Marijuana was served instead of booze, the uniform was Levi instead of Brooks Brothers and the food was said to be Karma-free rather than calorie rich.

Joan was one of the Rainbow people, and she looked the part. A tall, full-bodied woman verging on 40, with streaked blonde hair and the facial lines that weather exacts, she scanned the awakening gathering.

Immediately below was the Council Circle, a meadow bitten to dust by dancing, with a fire in the center. The dancing never ceased. It had gone on all night to a maddeningly singular rhythm - boom, boom,boom-a-boom; boom, boom-a-boom, over and over and over - courtesy of bongo drummers seemingly cloned from the same beat.

Perhaps 20 people, including several . Shivering men and women, were dancing to the music of two physic properties of color and sound and as a landscaper had kept her away before form what she considered an important quest: "To live my life so I can live life," she said.

Then she got up and walked away.

The U.S. Forest Service and the Michigan State Police co-operated, and the local economy, such as it is, prospered from the sandaled and long-haired conventioneers.

Nearlt everybody had a good time. When it was over they felt better about themselves, having received reinforcement of the conviction of their ways are the right ways and, so, terribly important.

Michael Jonh, 32, a sign painter and commercial artist in McCall, Idaho, publishes a directory with names and addresses of the like-minded throughout the United States. The directory contains a declaration of Rainbow Nation principles. It begins with this paragraph:

We, the people of this nation, each with our own freedom and responsibility, recognizing the absolute power of love in our lives, do hereby declare our independence, and do set forth this plan and these many visions to bring forth alternative systems of spirit, supply, law, organization and trade, and so become the new humans of the Lord of life's plan for earth.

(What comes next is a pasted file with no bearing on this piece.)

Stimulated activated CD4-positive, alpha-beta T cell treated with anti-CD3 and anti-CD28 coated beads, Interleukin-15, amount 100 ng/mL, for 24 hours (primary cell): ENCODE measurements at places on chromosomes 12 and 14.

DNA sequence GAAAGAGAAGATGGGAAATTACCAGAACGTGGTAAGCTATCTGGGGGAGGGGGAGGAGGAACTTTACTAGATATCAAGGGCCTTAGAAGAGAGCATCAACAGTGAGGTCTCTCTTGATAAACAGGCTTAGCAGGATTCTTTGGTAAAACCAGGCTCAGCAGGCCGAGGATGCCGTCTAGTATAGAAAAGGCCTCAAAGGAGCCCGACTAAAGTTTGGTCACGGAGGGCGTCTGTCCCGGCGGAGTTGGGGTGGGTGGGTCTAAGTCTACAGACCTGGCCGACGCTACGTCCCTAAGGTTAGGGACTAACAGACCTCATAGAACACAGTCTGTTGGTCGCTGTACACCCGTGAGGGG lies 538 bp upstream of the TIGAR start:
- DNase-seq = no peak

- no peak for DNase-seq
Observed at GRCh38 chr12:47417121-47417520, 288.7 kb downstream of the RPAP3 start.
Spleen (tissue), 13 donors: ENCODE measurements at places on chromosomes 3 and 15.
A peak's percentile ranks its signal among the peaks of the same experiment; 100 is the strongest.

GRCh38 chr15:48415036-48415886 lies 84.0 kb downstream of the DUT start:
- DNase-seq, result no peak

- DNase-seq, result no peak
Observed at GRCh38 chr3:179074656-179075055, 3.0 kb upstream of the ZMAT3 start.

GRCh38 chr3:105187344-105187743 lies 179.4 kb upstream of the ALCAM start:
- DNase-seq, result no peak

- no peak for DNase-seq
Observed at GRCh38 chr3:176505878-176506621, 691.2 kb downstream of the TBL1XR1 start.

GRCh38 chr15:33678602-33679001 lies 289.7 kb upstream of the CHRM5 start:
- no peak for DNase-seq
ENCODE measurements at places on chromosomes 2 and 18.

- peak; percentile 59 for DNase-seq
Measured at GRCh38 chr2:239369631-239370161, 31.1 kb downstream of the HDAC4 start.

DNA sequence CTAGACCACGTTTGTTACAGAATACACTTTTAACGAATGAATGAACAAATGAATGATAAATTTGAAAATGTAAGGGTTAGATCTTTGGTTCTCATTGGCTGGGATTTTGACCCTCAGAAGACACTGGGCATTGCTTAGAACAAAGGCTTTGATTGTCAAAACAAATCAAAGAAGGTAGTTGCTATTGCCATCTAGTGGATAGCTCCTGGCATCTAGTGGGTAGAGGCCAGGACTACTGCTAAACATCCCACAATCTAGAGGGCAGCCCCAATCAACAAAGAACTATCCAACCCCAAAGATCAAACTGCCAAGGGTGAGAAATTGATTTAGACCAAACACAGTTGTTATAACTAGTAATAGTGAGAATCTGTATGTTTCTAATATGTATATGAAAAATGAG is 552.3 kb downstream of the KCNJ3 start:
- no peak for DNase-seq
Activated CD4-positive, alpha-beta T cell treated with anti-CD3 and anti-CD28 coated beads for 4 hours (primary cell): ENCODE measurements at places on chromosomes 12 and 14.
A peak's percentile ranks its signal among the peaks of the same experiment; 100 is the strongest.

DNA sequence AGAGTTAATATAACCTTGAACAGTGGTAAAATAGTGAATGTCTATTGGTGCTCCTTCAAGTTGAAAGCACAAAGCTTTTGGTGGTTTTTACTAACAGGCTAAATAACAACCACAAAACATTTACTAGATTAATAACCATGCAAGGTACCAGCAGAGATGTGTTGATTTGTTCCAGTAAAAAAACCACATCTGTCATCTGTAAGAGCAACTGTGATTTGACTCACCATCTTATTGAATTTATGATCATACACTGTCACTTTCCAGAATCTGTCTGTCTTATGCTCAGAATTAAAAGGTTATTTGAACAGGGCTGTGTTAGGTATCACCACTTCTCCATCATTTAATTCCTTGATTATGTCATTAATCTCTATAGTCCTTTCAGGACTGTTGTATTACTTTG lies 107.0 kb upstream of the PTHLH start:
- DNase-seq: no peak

"It's the whole idea of community," John said, as he lolled in a hammock, overseeing the sale of the directories. "We hope people will take what they feel here back to their own communities. There are no pressures here. We just want people to come and plug in."

A good man to plug in with was Klaus Ebeling, 53, a swarthy, gray-bearded art teacher at a community college in Adams Center, N.Y. The gathering here was the fifth he has attended.

On the perimeter of the gathering, a couple of tents had been set up as a medical headquarters. In one of them. Dimly lit by candles, a naked man, who appeared to be about 20, was being tended. He was delirious from drugs, and others were trying to talk him back to sanity.

A number of people complained about drug use, saying it spoiled the spirit of the gathering. Virtually no alcohol was consumed.

There was an air of innocence to the gathering, and sometimes young love bloomed. Mina Chang, 16, of Woodland Hills, Calif., met Scott Goldstein, 19, of Philadelphia. At the end of the gathering, he was taking her home with him to meet his parents.

Mina said she had been on the road for several months, following concerts of the Grateful Dead, when she heard about the gathering.

"I heard about it in Chicago," she said. "Before that, I'd been in Washington D.C.; Harrisburg, Pa,; Madison, Wis., and St. Paul, Minn. I'm a Deadhead."

Scott said he had also been attending Grateful Dead concerts, financing his travels with money from his bar mitzvah.

The Rainbow gathering did not actually end; it just sort of evaporated. People would fold their tents, shoulder their packs and walk away.

Many had vehicles parked outside the campsite, but many others were hitchhiking. At the intersection of Highways 2 and 45 at Watersmeet, a town of about 1,000, a line of people stood with their thumbs out.

"Back to the real world," said David Bargans, 24. For him, that means a job as a plumber's assistant in the Bronx. "There are a lot of hippies on the prowl."